From launch it sold incredibly well, with a six-month waiting list ensuing and Ford having to up production to meet demand. A trio of well-equipped limited edition versions – Black, Millennium and Thunder – added to the Puma’s appeal and it continued to be popular right up until it was dropped from Ford’s range in 2002. Arguably, the Puma’s demise was premature, but with the Fiesta on which it was based making way for a new generation version, it was inevitable that the axe would have also have to fall on what was undoubtedly one of the best modern Fords ever produced.
The Puma has done very little to dispel the myth that Fords are rotboxes, with rust being by far the biggest killer of the stylish coupé. The sills and the rear arches are particularly prone to rust, the latter not helped by the often poor fit of the wheelarch liners, but the floorpan can also be harbouring terminal rot. The floorpan will need checking from front to back, but the most likely rust spots are behind the front wheels and the boot.
Less serious, although unsightly, rust can occur around the fuel filler cap, base of the exterior mirrors, door edges and hinges, boot seams and underneath the weather strips on the doors’ windows.
Repairing the rear arches can be difficult. Whilst complete sills can be bought, rear wheel arch repair sections are scarce. Some individuals are starting to make up replacement panels, but usually it requires some imaginative fabrication by a bodyshop to put it right. Some owners have had success with adapting panels from other cars to fit, the front arch sections from Peugeot 206 front wings being a popular option.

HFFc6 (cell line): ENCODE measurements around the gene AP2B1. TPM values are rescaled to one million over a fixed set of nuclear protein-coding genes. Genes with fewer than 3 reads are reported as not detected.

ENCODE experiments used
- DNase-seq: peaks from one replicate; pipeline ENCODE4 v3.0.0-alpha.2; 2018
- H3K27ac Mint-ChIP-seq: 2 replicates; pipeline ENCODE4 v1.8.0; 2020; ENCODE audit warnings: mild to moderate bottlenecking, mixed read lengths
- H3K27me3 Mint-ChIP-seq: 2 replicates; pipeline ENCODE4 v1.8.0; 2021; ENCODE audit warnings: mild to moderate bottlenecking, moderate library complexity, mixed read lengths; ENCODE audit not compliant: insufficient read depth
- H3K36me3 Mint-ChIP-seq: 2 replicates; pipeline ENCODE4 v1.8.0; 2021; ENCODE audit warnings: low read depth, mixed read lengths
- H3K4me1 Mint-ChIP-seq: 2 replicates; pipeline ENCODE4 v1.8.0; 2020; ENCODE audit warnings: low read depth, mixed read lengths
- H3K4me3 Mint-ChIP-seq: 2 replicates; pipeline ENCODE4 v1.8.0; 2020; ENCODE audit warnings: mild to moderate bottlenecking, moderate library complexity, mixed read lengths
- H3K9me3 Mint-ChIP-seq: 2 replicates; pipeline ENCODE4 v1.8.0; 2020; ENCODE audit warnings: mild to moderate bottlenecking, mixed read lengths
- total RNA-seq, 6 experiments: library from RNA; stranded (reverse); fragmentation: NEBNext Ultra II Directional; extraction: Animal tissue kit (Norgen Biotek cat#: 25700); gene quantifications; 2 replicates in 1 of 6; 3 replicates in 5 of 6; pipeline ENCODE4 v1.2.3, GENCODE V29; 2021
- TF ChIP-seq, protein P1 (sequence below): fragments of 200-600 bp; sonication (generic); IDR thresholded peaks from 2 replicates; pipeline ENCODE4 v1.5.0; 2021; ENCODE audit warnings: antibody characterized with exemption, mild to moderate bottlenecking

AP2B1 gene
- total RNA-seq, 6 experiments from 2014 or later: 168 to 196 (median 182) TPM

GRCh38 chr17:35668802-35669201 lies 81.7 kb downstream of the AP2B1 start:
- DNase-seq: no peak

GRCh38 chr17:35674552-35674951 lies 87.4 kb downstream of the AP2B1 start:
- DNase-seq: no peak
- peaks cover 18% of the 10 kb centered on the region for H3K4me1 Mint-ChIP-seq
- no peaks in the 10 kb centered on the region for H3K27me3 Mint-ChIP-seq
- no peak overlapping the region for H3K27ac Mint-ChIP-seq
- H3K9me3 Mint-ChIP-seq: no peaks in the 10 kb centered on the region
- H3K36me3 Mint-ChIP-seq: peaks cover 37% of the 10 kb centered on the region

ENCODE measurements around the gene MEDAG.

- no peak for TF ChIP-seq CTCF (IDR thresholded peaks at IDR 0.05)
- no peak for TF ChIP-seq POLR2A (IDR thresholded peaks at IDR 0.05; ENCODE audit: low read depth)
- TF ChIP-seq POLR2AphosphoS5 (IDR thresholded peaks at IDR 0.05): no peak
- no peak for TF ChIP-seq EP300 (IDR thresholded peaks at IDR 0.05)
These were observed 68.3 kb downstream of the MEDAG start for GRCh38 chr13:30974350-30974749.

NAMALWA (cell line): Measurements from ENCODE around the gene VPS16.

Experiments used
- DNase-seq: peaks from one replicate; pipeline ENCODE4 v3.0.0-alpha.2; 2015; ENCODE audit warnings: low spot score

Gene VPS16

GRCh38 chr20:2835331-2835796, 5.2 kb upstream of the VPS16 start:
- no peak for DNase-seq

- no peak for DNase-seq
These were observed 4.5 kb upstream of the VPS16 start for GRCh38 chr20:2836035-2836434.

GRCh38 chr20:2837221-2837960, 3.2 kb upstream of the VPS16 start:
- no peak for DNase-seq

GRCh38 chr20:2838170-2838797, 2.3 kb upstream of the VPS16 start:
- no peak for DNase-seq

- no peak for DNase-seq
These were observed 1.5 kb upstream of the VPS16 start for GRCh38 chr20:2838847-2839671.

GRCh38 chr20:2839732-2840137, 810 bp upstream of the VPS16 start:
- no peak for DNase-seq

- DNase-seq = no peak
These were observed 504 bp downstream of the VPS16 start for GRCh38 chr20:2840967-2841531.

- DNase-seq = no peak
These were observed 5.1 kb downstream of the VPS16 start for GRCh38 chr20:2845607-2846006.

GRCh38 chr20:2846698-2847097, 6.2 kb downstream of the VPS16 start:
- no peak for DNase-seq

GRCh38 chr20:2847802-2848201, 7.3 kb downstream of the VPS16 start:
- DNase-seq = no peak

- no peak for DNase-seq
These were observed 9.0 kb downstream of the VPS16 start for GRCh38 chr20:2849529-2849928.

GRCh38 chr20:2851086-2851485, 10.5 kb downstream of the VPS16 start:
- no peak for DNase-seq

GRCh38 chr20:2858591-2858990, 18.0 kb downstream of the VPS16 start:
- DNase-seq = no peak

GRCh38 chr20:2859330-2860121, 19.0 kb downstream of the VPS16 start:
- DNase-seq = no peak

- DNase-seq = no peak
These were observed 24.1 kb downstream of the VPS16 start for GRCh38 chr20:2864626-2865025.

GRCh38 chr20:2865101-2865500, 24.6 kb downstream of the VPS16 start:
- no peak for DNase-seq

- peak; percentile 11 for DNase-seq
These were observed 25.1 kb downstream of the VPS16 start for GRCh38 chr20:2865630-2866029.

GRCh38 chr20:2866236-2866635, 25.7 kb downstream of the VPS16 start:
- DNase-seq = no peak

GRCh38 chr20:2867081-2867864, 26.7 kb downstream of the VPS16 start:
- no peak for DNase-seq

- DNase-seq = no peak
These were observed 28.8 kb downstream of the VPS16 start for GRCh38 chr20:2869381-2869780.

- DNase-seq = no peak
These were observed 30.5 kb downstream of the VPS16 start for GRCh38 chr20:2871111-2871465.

The Puma’s not the easiest to get in and out of, the result being that its seats and plastics are often scuffed or snagged. However, they can be replaced easily enough with good used items, the only exception being the desirable Recaros of the Millennium and Thunder limited edition models. On the subject of seats, ensure the electric adjustment fitted to the driver’s seat of 1998 and earlier cars is operational.
Collapsed parcel shelves and a wet passenger footwell carpet are common, the latter caused by water leaking through the bulkhead or a blocked outlet pipe for the air conditioning.
Also check the faux leather finish of the steering wheel for bubbling and that the heater works. If it only works on one setting then the resistor pack has burnt out, but if there’s only full heat or no heat, then it’s the common issue of a faulty heater control valve.
ENGINE & TRANSMISSION
The normal Puma came with a choice of 1.4-, 1.6- and 1.7-litre VCT Zetec-SE 16-valve engines. Of those, it’s the 1.7-litre version that is the most common, the larger engine being available from launch and the most suited to the Puma’s excellent chassis.
All are reliable units, but if you’re considering the more available 1.7, there’s a few possible issues to be aware. Higher mileage examples have been known to suffer from premature cylinder wear, while running low on oil has also claimed a good number of engines. Talking of oil, as well as ensuring the level is always lingering near the maximum it’s essential to use the correct 5w 30w grade.